Three structurally related, highly potent, peptides from the venom of Parabuthus transvaalicus possess divergent biological activity.

Department of Entomology and Cancer Research Center, University of California at Davis, CA 95616, USA.
Toxicon (Impact Factor: 2.92). 06/2005; 45(6):727-33. DOI: 10.1016/j.toxicon.2005.01.020
Source: PubMed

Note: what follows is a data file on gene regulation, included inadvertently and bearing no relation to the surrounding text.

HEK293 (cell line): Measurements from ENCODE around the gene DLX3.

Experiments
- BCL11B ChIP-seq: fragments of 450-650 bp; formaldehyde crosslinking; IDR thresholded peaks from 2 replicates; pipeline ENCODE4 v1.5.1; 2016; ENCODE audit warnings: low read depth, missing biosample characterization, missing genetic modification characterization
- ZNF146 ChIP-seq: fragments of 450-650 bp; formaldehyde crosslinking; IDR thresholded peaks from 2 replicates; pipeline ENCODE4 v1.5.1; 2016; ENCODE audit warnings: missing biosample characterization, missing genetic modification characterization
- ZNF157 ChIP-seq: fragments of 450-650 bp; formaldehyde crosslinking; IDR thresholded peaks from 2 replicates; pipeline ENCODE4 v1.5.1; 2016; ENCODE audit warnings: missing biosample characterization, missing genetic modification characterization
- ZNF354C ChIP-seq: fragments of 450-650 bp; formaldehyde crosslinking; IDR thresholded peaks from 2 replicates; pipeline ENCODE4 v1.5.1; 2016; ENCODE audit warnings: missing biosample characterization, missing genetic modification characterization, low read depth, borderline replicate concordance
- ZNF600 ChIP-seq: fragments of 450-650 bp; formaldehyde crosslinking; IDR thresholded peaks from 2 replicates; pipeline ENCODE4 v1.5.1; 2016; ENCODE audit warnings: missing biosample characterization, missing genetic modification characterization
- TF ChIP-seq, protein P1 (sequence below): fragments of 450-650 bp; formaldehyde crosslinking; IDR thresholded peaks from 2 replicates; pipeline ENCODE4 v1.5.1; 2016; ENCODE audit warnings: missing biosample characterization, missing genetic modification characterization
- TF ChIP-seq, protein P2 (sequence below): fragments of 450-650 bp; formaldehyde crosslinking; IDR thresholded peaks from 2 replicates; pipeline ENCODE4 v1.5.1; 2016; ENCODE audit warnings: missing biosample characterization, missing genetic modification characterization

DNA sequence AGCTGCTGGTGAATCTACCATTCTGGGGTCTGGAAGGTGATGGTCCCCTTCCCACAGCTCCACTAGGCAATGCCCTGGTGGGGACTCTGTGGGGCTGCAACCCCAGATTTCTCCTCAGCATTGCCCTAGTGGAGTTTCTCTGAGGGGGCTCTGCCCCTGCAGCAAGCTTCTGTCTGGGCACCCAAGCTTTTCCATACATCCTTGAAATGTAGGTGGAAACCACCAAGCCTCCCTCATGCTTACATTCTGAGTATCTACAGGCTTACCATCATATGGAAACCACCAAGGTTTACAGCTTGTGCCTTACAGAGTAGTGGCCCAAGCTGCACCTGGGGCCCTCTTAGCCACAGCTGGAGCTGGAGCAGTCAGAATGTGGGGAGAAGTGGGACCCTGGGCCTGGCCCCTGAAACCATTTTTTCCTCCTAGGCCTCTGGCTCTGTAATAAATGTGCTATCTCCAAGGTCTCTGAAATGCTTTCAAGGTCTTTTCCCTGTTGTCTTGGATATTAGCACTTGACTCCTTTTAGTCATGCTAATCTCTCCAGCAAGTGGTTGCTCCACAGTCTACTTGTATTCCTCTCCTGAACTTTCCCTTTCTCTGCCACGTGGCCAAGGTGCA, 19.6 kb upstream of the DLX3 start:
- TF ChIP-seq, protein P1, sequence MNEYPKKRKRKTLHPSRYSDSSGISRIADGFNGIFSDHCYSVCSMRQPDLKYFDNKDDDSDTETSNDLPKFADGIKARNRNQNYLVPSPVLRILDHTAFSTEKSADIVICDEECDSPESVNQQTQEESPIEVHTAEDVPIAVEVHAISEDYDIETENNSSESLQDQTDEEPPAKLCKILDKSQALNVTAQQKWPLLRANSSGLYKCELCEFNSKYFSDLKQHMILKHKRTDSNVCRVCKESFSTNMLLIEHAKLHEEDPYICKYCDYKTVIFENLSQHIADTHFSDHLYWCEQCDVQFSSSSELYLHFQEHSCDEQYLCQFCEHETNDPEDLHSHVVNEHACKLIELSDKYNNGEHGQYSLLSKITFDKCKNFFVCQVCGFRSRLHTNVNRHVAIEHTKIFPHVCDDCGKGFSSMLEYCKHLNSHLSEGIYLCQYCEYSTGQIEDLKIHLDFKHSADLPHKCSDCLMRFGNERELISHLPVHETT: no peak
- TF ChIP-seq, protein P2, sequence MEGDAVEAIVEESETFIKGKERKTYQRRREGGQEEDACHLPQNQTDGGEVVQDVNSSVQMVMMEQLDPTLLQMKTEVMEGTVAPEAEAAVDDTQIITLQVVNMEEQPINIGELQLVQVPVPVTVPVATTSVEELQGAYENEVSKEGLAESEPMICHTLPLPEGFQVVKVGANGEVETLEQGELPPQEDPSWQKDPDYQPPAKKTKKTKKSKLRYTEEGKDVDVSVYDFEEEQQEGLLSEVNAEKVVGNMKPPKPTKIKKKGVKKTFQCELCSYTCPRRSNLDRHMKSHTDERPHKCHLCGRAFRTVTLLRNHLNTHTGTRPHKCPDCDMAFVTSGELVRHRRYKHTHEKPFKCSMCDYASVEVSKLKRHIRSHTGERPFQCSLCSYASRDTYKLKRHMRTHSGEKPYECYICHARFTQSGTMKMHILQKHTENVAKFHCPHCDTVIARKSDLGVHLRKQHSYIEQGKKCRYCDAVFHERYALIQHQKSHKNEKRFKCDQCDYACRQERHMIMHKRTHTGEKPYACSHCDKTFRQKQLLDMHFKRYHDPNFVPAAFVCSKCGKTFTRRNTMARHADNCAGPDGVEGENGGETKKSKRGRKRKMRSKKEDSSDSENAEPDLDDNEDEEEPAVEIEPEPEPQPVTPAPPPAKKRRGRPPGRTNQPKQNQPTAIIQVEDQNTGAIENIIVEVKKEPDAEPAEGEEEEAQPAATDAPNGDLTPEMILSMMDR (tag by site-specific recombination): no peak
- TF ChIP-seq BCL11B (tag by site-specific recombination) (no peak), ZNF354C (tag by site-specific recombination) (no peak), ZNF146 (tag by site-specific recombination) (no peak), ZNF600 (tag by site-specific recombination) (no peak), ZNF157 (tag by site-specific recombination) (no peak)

ABSTRACT The venom of South African scorpion Parabuthus transvaalicus contains a novel group of peptide toxins. These peptides resemble the long chain neurotoxins (LCN) of 60-70 residues with four disulfide bridges; however they are 58 residues long and have only three disulfide bridges constituting a new family of peptide toxins. Here we report the isolation and characterization of three new members of this mammal specific group of toxins. Dortoxin is a lethal peptide, bestoxin causes writhing in mice and altitoxin is a highly depressant peptide. Binding ability of these peptides to rat brain synaptosomes is tested. While the crude venom of P. transvaalicus enhances the binding of [(3)H] BTX to rat brain synaptosomes none of these individual toxins had a positive effect on binding. Although the primary structures of these toxins are very similar to birtoxin, their 3D models indicate significant differences. Dortoxin, bestoxin and altitoxin cumulatively constitute at least 20% of the peptide contained in the venom of P. transvaalicus and contribute very significantly to the toxicity of the venom of this medically important scorpion species. Therefore the amino acid sequences presented here can be used to make more specific and effective antivenins. Possible approaches to a systematic nomenclature of toxins are suggested.

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